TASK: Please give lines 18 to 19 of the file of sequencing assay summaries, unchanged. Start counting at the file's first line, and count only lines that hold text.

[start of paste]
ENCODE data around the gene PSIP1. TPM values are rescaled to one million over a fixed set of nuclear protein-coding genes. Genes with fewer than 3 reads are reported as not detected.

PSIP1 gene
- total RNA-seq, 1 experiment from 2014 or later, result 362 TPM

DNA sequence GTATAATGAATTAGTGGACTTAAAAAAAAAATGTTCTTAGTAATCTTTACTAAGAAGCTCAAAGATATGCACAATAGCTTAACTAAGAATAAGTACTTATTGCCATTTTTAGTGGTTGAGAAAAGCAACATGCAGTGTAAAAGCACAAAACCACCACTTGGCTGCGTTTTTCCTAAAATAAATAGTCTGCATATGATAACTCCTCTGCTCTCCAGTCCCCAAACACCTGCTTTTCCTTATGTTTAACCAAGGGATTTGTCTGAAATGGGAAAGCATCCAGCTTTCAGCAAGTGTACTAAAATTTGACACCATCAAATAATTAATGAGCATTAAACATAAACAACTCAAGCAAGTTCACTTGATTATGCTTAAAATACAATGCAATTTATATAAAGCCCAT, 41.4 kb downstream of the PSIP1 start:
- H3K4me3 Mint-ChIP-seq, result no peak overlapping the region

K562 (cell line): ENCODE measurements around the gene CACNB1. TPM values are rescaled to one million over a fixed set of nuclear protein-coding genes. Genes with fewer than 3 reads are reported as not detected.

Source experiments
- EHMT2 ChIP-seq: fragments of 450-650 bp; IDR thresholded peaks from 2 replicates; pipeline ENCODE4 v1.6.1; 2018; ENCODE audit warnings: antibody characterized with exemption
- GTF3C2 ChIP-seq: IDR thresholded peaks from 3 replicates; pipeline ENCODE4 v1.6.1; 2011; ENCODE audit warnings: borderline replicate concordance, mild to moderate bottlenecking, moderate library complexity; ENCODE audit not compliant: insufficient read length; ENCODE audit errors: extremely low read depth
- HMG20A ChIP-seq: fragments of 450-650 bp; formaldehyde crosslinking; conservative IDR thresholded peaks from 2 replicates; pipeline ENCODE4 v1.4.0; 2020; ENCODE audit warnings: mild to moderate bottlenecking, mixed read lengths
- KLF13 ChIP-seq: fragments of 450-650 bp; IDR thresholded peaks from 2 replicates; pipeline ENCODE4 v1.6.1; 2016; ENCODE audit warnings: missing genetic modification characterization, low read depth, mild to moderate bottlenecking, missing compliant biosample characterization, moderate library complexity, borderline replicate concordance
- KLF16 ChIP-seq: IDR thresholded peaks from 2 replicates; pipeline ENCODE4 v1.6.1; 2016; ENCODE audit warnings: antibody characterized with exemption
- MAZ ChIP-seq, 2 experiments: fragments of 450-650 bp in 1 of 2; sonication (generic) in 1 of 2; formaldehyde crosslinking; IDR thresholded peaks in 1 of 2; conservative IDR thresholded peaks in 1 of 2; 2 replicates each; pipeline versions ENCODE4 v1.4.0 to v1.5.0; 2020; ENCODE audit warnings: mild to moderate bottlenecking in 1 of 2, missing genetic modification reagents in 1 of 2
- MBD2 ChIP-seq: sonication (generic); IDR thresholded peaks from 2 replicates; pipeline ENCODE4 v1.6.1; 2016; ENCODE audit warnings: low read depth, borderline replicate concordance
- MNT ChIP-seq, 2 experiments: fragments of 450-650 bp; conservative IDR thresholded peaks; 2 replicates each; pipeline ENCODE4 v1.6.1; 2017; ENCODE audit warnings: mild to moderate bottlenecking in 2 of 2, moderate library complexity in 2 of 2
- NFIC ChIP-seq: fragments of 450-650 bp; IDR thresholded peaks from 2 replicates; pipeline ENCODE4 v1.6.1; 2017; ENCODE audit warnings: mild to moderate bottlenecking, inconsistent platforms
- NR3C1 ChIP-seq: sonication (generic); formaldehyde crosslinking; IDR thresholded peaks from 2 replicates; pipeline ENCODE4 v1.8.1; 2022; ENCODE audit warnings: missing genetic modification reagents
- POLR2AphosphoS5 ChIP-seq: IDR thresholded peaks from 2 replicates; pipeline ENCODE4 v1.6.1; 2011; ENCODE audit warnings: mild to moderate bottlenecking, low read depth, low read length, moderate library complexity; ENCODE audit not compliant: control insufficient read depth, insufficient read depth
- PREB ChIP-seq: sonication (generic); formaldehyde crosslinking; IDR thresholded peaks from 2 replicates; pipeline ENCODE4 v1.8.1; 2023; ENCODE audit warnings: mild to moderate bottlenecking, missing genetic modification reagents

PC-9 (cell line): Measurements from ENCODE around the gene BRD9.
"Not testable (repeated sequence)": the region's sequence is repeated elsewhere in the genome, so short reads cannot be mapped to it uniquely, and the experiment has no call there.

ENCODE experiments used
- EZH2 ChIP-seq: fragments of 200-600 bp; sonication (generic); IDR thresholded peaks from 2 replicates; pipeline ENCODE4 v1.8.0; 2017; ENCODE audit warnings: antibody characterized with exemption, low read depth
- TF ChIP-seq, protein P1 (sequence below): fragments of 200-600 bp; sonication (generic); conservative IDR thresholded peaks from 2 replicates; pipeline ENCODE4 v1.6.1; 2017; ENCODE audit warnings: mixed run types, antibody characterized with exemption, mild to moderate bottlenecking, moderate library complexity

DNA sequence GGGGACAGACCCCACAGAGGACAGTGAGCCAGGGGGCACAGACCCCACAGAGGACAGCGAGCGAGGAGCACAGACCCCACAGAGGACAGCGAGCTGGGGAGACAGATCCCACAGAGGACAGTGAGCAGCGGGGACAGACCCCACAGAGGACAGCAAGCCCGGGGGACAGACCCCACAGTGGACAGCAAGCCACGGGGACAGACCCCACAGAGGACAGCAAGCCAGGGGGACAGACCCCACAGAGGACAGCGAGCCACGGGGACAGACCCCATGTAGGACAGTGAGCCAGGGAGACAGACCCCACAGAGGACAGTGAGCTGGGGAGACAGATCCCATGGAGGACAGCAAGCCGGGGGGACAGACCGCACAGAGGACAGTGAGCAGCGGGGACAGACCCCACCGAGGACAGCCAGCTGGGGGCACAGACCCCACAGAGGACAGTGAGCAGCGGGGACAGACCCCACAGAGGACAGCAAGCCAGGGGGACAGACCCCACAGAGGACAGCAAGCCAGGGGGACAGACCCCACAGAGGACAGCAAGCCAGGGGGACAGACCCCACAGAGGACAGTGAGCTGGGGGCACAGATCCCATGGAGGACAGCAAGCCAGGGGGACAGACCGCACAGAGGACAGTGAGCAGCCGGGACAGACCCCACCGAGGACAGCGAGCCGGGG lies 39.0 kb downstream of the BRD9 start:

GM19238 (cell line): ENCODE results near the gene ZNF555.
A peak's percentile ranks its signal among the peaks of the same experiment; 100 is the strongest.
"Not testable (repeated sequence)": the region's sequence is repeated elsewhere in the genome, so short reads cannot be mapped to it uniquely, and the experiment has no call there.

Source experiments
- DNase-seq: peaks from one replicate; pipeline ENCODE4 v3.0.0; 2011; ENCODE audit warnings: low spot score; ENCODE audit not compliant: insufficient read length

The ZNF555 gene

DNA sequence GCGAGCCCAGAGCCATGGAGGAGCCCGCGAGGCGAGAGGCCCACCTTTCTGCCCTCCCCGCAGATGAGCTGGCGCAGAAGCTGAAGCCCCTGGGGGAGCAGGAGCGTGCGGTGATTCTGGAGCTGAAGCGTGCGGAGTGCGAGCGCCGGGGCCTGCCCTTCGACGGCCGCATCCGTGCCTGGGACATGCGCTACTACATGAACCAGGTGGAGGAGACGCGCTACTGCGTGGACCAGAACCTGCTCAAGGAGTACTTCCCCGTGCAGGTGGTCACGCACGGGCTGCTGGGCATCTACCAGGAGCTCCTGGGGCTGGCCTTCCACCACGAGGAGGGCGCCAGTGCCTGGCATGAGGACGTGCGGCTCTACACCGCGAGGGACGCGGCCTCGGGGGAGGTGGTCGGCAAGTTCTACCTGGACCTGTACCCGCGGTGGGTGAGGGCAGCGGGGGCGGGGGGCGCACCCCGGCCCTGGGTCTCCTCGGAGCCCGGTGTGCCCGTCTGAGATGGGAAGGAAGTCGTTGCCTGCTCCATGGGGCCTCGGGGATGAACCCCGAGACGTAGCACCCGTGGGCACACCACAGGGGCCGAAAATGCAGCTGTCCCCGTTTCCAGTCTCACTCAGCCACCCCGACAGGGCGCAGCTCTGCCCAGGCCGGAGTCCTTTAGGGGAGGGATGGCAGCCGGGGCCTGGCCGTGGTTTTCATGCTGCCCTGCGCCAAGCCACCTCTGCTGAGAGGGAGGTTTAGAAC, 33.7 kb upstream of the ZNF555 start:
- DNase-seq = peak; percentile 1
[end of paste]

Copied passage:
- POLR2AphosphoS5 ChIP-seq: IDR thresholded peaks from 2 replicates; pipeline ENCODE4 v1.6.1; 2011; ENCODE audit warnings: mild to moderate bottlenecking, low read depth, low read length, moderate library complexity; ENCODE audit not compliant: control insufficient read depth, insufficient read depth
- PREB ChIP-seq: sonication (generic); formaldehyde crosslinking; IDR thresholded peaks from 2 replicates; pipeline ENCODE4 v1.8.1; 2023; ENCODE audit warnings: mild to moderate bottlenecking, missing genetic modification reagents